My courses have taught me one of the biggest risks we face in our research and findings is how it affects the target population. I want the stories of female veterans to be heard and as such, I cannot sanitize the truth to make it more acceptable. As a woman sharing this story, I will probably be criticized by a variety of people for engaging in a combat zone relationship. I was probably already criticized for previously dating someone legally separated from his wife. I will probably be criticized for sharing publicly how much we liked each other now that I am a married woman with a child of my own. I will probably be criticized more for the fact I am friends with this ex. My list could go on and one but the criticism over and over again results not from my actions but from others’ perception on what is socially acceptable behavior for a woman and for a woman in certain relationships.
Here I am in 2015, January 9th still subject to negative stereotypes based on my sexuality as a woman and the role women are expected to fulfill. Oftentimes, I go to work, I make the decision to not wear much makeup. I know society favors, and the beauty industry thrives, on telling women that a made up face makes us beautiful and hides our imperfections. Let me tell you, my skin breaks out easily from most foundations and even some tinted moistures and very often, I find these products further magnify the issues I see as problems–adult acne and dry skin (I do live in the desert). I enjoy being the girl-next-door kind of beautiful. I only require mascara, some slight blush, lip balm or chapstick, and some moisturizing products to feel glamourous. These few items allow me to look more awake when I’m tired but are not so heavy that if I touch my face, the look comes undone. This “face” is my beautiful.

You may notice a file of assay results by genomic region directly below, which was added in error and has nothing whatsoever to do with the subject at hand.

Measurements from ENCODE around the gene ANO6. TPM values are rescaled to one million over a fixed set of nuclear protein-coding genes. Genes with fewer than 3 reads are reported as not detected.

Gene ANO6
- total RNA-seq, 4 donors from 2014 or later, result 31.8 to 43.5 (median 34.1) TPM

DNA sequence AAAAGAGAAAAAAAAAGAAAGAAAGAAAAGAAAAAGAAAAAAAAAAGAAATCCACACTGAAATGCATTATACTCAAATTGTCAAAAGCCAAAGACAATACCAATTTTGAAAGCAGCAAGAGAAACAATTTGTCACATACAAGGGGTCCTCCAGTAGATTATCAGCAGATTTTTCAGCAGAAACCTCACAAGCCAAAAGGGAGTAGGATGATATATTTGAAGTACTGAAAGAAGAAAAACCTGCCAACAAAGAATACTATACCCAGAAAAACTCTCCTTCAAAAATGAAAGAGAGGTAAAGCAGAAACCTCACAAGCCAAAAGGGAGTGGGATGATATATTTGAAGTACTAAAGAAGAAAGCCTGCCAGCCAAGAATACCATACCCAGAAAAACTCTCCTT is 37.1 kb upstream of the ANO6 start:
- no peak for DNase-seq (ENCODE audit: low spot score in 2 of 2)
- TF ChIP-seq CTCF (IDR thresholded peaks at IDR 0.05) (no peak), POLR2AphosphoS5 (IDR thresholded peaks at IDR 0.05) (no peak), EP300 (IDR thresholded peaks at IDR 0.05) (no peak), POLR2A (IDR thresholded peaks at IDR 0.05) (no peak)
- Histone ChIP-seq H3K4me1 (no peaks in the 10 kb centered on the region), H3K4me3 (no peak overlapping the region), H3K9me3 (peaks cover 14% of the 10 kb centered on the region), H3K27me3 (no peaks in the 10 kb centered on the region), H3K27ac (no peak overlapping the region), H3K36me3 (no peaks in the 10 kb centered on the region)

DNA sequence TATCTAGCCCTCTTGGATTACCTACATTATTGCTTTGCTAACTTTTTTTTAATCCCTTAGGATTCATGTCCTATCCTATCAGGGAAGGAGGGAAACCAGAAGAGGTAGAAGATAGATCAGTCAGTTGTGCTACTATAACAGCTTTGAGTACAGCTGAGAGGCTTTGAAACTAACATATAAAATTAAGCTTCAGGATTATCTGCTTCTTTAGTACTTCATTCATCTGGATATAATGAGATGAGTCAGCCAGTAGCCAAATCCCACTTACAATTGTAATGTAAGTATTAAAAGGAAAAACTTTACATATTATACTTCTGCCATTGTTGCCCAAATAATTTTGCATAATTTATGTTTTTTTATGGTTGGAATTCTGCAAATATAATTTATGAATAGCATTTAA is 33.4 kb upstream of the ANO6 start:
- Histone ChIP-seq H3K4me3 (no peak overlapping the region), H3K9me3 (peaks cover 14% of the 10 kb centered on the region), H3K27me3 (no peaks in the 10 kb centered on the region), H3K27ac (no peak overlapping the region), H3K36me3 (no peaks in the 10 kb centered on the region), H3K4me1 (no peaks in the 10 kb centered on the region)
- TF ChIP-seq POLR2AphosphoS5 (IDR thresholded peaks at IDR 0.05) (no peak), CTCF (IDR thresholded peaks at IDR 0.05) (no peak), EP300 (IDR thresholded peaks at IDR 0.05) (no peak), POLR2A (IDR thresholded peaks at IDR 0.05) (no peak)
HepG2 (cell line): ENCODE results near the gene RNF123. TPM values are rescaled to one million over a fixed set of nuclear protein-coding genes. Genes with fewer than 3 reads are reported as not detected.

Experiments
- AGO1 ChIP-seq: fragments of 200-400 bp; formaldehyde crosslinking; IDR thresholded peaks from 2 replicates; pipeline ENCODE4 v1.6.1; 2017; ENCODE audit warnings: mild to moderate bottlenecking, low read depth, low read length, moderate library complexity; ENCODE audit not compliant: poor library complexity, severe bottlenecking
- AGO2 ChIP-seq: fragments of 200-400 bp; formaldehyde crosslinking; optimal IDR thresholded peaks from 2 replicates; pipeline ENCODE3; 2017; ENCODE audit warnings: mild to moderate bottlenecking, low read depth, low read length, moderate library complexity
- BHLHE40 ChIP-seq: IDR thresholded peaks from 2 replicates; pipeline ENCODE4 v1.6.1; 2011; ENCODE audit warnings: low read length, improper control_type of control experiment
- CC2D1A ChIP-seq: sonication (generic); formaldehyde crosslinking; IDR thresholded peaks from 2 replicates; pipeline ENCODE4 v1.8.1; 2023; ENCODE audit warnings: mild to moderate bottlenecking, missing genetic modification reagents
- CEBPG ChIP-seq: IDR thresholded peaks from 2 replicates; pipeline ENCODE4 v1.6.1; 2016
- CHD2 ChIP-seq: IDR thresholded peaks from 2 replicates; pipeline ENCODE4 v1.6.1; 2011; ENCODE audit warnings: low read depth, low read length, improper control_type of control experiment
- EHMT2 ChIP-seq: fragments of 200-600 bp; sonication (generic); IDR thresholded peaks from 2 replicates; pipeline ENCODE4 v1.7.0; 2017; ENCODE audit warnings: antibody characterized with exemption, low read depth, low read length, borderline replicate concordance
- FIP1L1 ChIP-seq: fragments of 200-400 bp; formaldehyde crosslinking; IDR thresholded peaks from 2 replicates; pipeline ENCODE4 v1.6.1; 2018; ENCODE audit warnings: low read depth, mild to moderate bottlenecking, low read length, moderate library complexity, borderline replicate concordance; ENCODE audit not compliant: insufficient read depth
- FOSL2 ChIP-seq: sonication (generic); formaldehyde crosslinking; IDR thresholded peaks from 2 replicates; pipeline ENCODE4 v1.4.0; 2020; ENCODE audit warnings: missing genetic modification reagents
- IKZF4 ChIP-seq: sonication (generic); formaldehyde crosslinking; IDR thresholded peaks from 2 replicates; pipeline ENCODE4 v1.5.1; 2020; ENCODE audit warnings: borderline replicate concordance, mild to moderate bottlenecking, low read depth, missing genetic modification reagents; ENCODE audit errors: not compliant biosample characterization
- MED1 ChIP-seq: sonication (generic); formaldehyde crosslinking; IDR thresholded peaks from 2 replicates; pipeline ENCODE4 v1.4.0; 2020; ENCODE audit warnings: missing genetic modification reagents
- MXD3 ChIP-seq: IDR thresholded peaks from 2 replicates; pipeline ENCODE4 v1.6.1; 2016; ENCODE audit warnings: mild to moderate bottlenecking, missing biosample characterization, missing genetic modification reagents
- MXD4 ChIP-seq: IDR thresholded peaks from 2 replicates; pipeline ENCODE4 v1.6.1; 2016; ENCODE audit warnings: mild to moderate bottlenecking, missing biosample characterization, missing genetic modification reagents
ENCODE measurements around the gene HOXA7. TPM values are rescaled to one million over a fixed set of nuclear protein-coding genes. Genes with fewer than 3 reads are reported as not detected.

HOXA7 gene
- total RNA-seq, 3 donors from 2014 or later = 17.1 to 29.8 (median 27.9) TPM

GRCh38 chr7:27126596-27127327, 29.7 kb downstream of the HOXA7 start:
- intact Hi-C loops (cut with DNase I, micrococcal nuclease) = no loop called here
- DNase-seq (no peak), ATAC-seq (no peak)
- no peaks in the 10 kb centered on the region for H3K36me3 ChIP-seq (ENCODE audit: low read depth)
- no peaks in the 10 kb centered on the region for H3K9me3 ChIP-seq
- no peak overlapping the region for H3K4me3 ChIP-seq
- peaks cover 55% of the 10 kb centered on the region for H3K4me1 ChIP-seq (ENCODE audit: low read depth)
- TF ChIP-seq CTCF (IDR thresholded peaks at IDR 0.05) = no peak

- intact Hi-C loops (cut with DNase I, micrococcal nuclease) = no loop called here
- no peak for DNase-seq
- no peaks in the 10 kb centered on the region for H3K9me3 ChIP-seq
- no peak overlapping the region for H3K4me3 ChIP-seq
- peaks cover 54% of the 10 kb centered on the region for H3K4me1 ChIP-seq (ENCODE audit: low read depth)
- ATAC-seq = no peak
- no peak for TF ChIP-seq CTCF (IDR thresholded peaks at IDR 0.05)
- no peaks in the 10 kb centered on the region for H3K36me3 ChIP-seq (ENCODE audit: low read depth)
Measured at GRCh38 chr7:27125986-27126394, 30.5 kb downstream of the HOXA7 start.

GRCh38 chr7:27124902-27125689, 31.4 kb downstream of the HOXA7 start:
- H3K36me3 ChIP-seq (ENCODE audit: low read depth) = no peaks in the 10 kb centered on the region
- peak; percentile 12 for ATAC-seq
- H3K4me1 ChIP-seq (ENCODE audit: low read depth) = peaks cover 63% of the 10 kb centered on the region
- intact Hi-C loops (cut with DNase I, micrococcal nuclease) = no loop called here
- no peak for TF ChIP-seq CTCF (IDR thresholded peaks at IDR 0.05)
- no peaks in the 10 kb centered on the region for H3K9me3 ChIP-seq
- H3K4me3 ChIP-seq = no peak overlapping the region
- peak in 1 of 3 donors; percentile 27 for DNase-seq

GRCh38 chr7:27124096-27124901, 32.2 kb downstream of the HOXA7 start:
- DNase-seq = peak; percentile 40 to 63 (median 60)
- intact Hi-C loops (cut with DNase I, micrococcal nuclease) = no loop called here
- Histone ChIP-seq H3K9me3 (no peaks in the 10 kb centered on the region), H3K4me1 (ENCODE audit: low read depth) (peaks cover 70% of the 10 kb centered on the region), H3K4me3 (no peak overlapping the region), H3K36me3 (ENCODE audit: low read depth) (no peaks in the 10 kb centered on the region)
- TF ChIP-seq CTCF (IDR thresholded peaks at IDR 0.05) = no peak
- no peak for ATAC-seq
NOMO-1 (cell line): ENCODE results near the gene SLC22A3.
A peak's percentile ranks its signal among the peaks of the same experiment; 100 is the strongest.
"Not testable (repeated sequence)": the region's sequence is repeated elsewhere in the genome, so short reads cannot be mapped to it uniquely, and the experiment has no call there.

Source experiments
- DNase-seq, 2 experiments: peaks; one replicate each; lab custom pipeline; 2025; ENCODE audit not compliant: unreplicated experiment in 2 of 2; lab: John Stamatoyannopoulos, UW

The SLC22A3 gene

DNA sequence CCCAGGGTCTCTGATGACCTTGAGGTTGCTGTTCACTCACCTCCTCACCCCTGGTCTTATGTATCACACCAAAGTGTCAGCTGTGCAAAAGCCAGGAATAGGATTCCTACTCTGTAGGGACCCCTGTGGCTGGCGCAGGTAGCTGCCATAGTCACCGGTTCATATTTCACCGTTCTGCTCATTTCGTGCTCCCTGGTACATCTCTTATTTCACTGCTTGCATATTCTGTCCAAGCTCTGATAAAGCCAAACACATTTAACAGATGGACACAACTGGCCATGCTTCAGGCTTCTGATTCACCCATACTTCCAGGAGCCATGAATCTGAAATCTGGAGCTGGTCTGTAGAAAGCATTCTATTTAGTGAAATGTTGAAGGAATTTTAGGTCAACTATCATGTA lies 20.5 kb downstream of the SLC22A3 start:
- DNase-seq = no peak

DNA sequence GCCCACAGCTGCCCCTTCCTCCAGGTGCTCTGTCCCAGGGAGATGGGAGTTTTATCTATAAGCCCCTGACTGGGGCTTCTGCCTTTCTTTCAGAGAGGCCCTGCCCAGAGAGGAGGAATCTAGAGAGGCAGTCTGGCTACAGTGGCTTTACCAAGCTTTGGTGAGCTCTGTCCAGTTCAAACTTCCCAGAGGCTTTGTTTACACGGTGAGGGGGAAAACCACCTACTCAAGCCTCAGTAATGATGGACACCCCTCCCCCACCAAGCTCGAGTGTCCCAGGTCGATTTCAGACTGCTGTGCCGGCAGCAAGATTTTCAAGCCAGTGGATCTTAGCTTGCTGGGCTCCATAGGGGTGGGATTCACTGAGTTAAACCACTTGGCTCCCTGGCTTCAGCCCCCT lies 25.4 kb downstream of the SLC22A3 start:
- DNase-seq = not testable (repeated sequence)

As I am not in the Marine Corps anymore, I have more freedom to be an individual. I’m dying my hair red for the first time in my life. Although I could have done so in the Marine Corps, we are restricted to hair color choices that are “natural” for our physical appearances. For example, it would not be appropriate to have the chunky blonde highlights nor would the service allow me to do the ombre colors that are very popular today.
My hair was also restricted to being up and off the bottom edge of my blouse collar, which is part of the reason I am still most comfortable wearing my hair up as opposed to being down. My daughter and I are enjoying one of our particular mother-daughter outings on Saturday as I get my hair dyed and cut and she gets hers trimmed. She has already requested some pink for her hair and thankfully, my hairstylist has hair chalk for her which washes out easily.
And on the news front, I got a limited glimpse today about a standoff in France in which a few terrorists and quite unfortunately, a few hostages, were killed. I was incredibly busy at work and so I didn’t get to stop to watch the news in full. I hope tonight to watch the news and learn a bit more about what’s going on. It sounds as though it might be related to the terrorist attack at Charlie Hebdo, but I’m not entirely sure.
Take care everyone,
Below is who I was back in 2005, still deployed in Iraq: